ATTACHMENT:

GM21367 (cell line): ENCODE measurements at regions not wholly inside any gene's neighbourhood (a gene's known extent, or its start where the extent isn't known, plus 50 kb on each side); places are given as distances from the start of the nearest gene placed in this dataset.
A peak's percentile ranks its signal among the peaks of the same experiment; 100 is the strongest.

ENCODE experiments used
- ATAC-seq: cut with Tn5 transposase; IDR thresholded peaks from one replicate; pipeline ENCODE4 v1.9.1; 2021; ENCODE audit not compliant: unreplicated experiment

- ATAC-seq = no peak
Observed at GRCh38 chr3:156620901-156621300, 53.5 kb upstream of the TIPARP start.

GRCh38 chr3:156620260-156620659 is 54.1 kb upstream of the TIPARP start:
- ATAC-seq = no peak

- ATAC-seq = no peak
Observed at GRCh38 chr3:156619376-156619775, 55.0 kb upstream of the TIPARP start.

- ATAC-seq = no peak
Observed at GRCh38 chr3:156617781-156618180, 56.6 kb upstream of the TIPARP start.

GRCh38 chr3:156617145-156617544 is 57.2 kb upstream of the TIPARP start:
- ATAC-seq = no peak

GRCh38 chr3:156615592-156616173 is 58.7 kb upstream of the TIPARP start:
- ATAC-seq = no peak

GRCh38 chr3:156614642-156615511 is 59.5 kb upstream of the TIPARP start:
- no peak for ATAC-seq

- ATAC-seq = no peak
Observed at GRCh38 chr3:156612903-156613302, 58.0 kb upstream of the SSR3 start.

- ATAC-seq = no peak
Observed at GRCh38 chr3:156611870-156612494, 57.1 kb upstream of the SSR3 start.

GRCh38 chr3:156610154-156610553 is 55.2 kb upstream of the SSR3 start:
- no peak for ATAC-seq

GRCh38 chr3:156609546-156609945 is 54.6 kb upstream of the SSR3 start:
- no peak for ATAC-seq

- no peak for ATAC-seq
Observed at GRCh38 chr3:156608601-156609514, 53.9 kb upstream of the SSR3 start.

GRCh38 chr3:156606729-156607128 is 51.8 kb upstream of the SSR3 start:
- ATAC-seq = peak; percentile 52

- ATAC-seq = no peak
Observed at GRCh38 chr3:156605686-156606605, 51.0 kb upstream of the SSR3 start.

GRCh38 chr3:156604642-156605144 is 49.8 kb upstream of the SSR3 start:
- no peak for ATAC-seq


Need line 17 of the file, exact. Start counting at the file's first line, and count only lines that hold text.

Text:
GRCh38 chr3:156614642-156615511 is 59.5 kb upstream of the TIPARP start: